Before the first talk had even begun, every question on my list had been answered. I texted in between sessions for an interview with my bishop, started my mission papers after my interview that Tuesday, and submitted them on the earliest possible date: November 18, 2012 (exactly 4 months before my date of availability--my 19th birthday).

I got my mission call at the beginning of December to the Canada Halifax Mission. I left for the Missionary Training Center on April 24, 2013.

I met a sister missionary here who was in the MTC when the age-change announcement was made.

The entire MTC was watching General Conference together, and when they lowered the age for sisters to serve, on TV you see the full conference center whispering excitedly to each other. At the MTC, thousands of missionaries jumped out of their chairs and cheered.

And I guess that's why this means so much to me. That day changed my life. And as I enter the last stretch, I remember the way I felt--completely humbled and grateful that the Lord would qualify me to serve Him, and like I was waiting for that announcement to be made.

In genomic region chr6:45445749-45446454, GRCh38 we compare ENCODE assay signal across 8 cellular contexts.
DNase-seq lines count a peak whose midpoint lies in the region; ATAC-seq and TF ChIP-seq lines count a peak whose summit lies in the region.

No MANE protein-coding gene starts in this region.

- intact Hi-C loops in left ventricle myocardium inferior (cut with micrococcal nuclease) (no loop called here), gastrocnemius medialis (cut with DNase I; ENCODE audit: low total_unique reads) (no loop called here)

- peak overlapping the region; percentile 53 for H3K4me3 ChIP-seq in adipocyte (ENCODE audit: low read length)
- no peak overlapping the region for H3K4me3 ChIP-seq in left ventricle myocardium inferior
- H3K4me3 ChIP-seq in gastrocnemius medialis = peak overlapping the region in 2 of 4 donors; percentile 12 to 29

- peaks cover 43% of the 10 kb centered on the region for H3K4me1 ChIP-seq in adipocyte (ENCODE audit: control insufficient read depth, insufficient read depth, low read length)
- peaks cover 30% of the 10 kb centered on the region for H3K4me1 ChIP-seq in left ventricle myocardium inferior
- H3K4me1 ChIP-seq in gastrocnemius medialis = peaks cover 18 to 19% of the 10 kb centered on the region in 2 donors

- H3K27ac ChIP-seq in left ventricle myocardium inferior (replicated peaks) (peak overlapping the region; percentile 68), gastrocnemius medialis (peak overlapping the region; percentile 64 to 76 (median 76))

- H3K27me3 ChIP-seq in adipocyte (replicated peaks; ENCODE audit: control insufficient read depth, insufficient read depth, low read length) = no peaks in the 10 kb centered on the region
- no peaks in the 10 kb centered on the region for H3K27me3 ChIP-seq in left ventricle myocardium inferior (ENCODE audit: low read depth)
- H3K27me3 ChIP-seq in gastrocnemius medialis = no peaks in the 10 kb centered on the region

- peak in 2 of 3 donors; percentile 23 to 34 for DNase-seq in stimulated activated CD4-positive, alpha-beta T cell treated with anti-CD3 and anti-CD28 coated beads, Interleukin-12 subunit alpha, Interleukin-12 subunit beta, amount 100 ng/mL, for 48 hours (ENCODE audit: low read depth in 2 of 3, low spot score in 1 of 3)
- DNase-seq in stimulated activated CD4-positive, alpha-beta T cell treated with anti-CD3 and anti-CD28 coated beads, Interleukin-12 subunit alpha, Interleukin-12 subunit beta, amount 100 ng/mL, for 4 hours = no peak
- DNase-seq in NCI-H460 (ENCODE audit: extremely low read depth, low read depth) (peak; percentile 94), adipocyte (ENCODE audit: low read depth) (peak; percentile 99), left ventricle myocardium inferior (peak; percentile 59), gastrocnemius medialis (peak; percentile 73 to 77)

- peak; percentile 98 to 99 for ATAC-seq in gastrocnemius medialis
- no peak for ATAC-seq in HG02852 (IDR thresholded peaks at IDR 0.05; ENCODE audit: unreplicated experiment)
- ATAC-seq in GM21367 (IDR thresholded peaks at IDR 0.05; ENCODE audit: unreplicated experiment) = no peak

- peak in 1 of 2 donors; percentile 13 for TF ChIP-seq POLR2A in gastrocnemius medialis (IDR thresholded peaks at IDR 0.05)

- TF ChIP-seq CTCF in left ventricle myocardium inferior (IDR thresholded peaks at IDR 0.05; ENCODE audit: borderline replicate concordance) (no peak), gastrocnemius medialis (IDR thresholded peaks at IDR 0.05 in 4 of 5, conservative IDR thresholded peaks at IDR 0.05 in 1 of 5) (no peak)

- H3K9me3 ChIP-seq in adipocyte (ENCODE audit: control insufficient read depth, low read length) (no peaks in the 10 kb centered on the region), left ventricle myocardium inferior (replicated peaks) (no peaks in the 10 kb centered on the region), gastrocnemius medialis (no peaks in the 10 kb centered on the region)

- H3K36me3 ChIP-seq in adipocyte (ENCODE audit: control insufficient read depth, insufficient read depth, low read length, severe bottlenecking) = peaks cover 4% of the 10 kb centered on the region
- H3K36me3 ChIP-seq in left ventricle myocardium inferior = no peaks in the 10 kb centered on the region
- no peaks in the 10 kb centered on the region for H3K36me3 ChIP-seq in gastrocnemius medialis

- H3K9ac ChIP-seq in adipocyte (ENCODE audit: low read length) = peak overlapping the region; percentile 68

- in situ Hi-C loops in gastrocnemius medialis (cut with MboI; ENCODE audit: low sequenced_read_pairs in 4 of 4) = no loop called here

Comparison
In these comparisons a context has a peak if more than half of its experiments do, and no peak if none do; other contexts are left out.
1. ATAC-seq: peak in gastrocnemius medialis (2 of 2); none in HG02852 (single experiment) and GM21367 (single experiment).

The Blessings of Heaven We Saw This Week
We finally got a new investigator, after talking to thousands of people to find her.

We finally got someone else on date for baptism, after a very bold lesson.

We got a call from a family of potential investigators we thought we'd never hear back from again, asking us to teach them.

We were able to surpass our goal of people to talk to by 30 (set a goal of 200).

We filled the back of our planners with the names and contact information of people who said they'd like to learn more.

I'm grateful for a living prophet who hears the will of the Lord and listens. I'm grateful for the Saviour who prepared a way for the most simple of girls to be qualified for His great work. I'm grateful that I'm involved in the greatest and most important work. How great is my calling!

Sister Lewis

"Sister Lewis?  I'm going crazy!"  "Why?"  "No really.  Everything's green and purple."  I looked over and saw this.
Cow's ice cream
Trying Cow Chips for the first time.
(Potato chips dipped in milk chocolate!)
The Lighthouse

Making 20 pizza's worth of pizza dough in preparation for YSA conference.

Ma collegue missionaire

1 comment:

  1. I'm bawling. What a sweet missionary she is. You did good.